The Power of the Courts in a Time of Diversity

For the second time in my Constitutional law course at Yale, I was asked to provide an essay answer to questions provided by the law professor. I thought that I would share this.

Question: Of the three branches of our government codified in the Constitution, the Judiciary comes last. Why did the Framers do this? Why did they perhaps consider the Judiciary to be the weakest of the three branches?

Question: Similarly, how and why has the Judiciary gained power over time? Do you think that it is prudent (wise) to give judges this increased power?

My Answer: (this is subject to peer review, which is currently under way, so I do not know whether I will get a passing grade for this. As my peers, perhaps you can offer an opinion.) 🙂

The Power of the Courts in a Time of Diversity

The judiciary’s role is by its very nature the weakest of the three branches. It’s role is not to make law, as is that of the legislature and the executive. The power to make law is left to the other two branches, so long as that law conforms with the Constitution. The judiciary merely interprets what has been enacted into law. The judiciary essentially follows the will of the other two branches by determining the spirit and letter of the law. The judiciary has in its power the discretion to declare as invalid any law that does not conform to the Constitution.

It is quite appropriate that some other authority besides the judges themselves appoint lower court judges, in order to avoid the corruption that follows closed ranks within specific orders. Favoritism and the appeal of money take root in such institutions. Judges might be picked because they were able to purchase the job, or because they married into the right family. The conflicts of interest immediately become pronounced/ This would give them complete control over the judiciary, creating a monolithic power structure that would ultimately be quite dangerous.

We are caught in a legal quagmire now because the framers of the constitution saw fit to create a secular state without the right of any one religion to impose its customs upon others. But this did not account for what is happening today. Today, we have very diverse cultures trying to establish common ground whose customs surrounding sex and the roles of men and women in society differ sharply. America was primarily populated by Catholics and Protestant Christians whose way of life and values were fairly harmonious and came out of common European origins. Now our nation is confronted with laws that are inconsiderate of the practices of Islam, the principle case in point, and are not compatible with fundamental religious and cultural views of that way of life. Their way of life is oppressive to us, while our way of life is oppressive to them. The result is that we are seeing more and more violence and distrust toward one another because of that basic incompatibility. Justices’ hands are tied, because they can only rule on the basis of Western law where issues involving abortion or having multiple wives might be involved.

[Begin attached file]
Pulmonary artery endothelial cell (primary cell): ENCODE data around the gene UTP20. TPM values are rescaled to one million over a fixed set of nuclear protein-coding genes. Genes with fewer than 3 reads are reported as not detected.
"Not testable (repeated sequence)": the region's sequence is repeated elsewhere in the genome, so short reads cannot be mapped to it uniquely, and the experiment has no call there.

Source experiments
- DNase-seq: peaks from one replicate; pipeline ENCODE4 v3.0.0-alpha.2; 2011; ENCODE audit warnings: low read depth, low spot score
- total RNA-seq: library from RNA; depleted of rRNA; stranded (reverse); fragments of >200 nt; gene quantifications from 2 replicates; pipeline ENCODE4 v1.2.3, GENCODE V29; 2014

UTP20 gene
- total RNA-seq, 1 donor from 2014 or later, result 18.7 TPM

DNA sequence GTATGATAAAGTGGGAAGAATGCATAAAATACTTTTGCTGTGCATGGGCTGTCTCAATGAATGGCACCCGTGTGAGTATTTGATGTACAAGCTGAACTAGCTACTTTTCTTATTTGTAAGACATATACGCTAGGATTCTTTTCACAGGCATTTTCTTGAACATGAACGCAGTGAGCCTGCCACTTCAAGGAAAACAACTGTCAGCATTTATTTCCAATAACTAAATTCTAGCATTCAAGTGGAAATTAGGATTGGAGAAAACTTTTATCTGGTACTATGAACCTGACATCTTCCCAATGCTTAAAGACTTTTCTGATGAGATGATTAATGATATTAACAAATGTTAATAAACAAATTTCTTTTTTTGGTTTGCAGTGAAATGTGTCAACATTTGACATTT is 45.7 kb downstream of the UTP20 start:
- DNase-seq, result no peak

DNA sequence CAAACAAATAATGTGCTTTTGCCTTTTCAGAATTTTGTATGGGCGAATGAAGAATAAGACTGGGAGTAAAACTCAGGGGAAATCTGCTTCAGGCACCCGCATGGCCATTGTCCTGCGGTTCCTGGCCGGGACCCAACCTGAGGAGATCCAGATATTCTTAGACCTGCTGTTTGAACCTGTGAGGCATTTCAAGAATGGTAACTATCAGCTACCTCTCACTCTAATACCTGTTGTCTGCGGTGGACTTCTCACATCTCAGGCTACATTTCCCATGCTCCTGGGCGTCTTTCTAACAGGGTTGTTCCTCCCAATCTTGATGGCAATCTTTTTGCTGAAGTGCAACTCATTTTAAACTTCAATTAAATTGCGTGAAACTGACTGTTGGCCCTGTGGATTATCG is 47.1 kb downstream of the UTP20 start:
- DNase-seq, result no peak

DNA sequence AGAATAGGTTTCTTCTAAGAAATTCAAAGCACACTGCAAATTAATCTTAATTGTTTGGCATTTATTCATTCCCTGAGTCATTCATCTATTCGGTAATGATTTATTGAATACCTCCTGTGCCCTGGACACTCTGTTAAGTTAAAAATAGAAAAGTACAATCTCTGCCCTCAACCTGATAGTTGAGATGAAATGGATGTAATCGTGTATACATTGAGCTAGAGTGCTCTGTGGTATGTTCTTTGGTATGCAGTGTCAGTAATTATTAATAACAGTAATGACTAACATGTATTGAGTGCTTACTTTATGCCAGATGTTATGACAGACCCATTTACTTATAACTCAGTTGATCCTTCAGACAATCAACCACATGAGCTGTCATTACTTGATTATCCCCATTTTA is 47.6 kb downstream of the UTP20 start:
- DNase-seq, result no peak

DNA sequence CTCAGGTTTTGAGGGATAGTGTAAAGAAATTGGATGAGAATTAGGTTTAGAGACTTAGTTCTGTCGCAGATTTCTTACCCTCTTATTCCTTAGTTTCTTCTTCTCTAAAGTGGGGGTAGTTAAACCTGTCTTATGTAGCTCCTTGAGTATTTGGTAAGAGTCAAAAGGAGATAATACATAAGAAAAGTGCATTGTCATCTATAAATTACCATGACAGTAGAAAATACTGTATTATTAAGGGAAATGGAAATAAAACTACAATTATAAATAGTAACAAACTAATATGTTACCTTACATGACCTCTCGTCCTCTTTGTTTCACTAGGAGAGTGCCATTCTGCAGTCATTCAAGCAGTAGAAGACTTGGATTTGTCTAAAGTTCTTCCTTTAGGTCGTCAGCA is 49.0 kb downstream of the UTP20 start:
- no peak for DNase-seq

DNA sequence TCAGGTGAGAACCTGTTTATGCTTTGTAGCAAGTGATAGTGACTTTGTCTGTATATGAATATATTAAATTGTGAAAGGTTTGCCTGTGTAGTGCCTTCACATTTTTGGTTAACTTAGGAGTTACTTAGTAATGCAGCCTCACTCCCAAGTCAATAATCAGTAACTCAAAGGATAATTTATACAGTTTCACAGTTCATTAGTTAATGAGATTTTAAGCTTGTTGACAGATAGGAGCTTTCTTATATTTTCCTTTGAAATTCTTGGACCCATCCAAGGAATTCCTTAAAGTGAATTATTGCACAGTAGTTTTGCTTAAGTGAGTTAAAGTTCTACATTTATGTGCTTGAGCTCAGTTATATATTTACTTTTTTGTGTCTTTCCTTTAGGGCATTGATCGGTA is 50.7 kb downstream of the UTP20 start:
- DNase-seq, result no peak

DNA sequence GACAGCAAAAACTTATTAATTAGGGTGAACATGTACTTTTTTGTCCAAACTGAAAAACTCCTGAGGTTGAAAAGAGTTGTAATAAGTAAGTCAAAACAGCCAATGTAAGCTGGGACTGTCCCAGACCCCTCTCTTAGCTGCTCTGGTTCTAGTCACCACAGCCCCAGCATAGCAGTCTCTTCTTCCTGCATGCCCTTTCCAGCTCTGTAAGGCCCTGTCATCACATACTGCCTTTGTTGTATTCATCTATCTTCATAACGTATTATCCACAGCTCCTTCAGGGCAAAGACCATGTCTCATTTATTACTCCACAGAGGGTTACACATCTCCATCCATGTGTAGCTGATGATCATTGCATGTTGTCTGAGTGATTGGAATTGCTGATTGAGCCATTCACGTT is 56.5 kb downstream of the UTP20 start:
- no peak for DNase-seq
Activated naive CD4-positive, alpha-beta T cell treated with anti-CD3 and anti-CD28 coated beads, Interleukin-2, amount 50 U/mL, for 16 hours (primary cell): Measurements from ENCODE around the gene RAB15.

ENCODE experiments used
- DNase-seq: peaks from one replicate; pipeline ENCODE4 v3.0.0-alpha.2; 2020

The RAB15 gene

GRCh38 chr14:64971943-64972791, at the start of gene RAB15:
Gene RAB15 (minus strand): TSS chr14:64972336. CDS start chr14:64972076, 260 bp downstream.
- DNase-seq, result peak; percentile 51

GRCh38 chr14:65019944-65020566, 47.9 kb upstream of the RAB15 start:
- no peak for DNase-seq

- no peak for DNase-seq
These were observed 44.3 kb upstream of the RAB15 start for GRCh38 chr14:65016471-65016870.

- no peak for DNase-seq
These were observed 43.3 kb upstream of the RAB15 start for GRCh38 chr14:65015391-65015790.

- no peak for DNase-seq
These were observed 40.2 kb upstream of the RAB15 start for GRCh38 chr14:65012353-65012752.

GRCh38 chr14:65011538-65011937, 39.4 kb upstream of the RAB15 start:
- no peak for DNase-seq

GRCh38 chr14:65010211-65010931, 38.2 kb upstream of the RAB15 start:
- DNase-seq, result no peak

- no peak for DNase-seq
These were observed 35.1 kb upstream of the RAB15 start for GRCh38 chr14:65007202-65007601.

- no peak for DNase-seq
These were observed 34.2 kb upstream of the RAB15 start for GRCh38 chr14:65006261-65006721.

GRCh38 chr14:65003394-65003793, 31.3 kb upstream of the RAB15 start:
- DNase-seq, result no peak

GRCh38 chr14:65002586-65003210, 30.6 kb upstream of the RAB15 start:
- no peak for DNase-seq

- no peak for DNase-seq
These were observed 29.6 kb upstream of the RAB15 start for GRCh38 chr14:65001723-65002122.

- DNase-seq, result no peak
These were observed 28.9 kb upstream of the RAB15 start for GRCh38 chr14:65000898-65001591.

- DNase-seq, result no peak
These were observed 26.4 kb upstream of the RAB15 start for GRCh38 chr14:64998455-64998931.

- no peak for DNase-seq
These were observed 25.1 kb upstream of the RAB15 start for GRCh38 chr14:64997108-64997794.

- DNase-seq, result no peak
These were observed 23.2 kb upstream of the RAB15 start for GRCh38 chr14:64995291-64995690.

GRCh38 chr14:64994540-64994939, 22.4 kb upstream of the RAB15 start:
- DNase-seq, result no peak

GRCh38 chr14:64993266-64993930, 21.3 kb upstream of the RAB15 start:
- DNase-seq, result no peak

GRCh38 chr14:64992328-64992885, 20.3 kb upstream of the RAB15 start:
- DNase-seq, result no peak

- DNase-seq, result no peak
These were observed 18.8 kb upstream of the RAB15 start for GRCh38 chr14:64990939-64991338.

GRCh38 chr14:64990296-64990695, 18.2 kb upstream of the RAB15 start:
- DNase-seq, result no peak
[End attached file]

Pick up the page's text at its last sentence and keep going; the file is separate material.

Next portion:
What’s happening then today is that justices are asked to make rulings on issues that impact the religious views of some, if not all, of the people. Is abortion legal or isn’t it? Should same sex marriage be permitted? Is it ok to teach gender neutrality to school-aged children? Is it ok for the state to take children from parents who smoke pot? May a woman wear a hijab to work?

The power of the courts today are felt because they are in conflict with diverse cultural/religious positions in society..I don’t think the courts have grown stronger as much as they are simply exercising the power that was never fully expressed in a more monolithic culture. Diversity in America has grown, which has imposed upon the courts decisions about these matters that were not fundamentally overwhelming social issues in the past.


In addition, the failure to recognize the intersection between culture and religion has over-politicized the office of the judiciary because, however, it rules, it impinges upon religious or quasi-religious points of view either positively or negatively in a manner that conflicts at least in spirit with the Second Amendment in which “Congress shall make no law affecting the establishment of religion.” Secularism has also become a religion. And let’s face it. Ruling against certain kinds of religious doctrine comes out of secular ideology, typically, that has attempted to assert its own supremacy in the political world at the expense of a cultural sovereignty that goes unrecognized, The attempt to avoid religious doctrine in civil law has failed. Courts that rule on the constitutionality of a provision will interpret that law to the detriment of someone’s cultural or religious point of view. .

I believe that there is clearly a need for an Amendment to adjust the power of rulings, or the reach of the law, in its conflict with cultural and religious values. I don’t have the answer for this, because it is unquestionably a thorny and complex issue, but it needs to be addressed in order to avoid another civil war.


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